Trump shared the letters on social media, one written in Korean and the other a translation.
“The significant first meeting with Your Excellency and the joint statement that we signed together in Singapore 24 days ago was indeed the start of a meaningful journey,” reads the letter dated July 6. “I deeply appreciate the energetic and extraordinary efforts made by Your Excellency Mr. President for the improvement of relations between the two countries and the faithful implementation of the joint statement.”
On June 12, Trump and Kim pledged the “complete denuclearization” of the Korean peninsula following a historic meeting between the two leaders.
“President Trump and Chairman Kim Jong Un conducted a comprehensive, in-depth, and sincere exchange of opinions on the issues related to the establishment of new U.S.–DPRK relations and the building of a lasting and robust peace regime on the Korean Peninsula,” the leaders said in a joint statement. “President Trump committed to provide security guarantees to the DPRK, and Chairman Kim Jong Un reaffirmed his firm and unwavering commitment to complete denuclearization of the Korean Peninsula.”
The statement was light on the specifics of the de-nuking of the Korean Peninsula.
“I firmly believe that the strong will, sincere efforts and unique approach of myself and Your Excellency Mr. President aimed at opening up a new future between the DPRK and the U.S. will surely come to fruition,” Kim said in the letter.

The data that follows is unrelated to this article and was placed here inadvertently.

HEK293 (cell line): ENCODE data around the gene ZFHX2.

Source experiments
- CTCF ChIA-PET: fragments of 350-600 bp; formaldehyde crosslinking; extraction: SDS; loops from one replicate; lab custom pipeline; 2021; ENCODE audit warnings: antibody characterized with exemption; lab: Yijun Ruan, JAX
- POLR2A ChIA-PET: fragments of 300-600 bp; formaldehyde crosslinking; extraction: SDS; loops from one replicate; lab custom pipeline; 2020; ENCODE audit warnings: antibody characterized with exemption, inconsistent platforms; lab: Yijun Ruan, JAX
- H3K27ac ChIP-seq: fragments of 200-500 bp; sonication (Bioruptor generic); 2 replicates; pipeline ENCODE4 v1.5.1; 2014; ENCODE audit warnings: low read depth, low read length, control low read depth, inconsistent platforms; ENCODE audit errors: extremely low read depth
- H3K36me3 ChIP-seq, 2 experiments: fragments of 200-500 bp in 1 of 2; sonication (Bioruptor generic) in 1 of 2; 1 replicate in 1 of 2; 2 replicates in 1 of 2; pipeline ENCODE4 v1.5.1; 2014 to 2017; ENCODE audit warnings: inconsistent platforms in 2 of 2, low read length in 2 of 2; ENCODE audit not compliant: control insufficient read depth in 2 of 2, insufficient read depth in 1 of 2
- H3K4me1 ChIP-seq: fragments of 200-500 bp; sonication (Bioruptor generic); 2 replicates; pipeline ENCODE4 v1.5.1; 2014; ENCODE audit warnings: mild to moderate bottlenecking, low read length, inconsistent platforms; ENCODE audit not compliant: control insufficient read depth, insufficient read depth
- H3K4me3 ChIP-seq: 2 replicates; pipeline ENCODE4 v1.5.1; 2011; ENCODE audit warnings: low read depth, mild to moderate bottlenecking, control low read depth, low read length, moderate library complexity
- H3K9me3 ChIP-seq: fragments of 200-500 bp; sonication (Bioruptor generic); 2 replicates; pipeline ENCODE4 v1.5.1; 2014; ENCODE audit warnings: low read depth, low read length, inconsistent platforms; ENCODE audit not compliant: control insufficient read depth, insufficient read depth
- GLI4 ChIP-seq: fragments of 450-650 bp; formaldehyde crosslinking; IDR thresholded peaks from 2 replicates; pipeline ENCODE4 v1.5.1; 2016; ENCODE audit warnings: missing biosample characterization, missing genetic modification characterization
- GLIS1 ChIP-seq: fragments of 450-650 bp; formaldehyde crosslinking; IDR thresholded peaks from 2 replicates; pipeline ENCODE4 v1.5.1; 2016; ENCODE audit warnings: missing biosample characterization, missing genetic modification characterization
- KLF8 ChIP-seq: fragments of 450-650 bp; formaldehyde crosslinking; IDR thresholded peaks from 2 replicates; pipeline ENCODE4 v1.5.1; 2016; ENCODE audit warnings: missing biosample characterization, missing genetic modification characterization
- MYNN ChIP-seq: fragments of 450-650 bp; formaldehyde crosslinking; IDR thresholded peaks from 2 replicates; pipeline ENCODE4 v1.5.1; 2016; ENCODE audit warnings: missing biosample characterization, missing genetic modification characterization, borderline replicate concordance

Last week, U.S. Secretary of State Mike Pompeo met North Korean officials in Pyongyang to discuss the denuclearization of the Korean peninsula.
Pompeo met with officials to “fill in” details on how to dismantle the North’s nuclear program and recover the remains of U.S. troops missing from the Korean War.
While Pompeo was in the North, a South Korean lawmaker said the North appeared to be working on a new submarine capable of launching ballistic missiles. A member of South Korea’s official opposition party said the North’s nuclear and missile facilities are continuing to function despite Kim Jong Un’s pledge to work towards de-nuking his country, South Korea’s Yonhap News Agency reported.
“Nothing has changed in North Korea,” Kim Hack-yong said in a statement. “Contrary to our military’s suspension of joint Korea-U.S. military exercises, North Korea is conducting military exercises on a scale similar to previous years.”
The lawmaker served as a chairman of the parliamentary defense committee, and was recently briefed on the North’s military activities, the South Korean news agency reported.
“The military is also strengthening ideological education, such as holding anti-American discussions,” Kim Hack-yong said.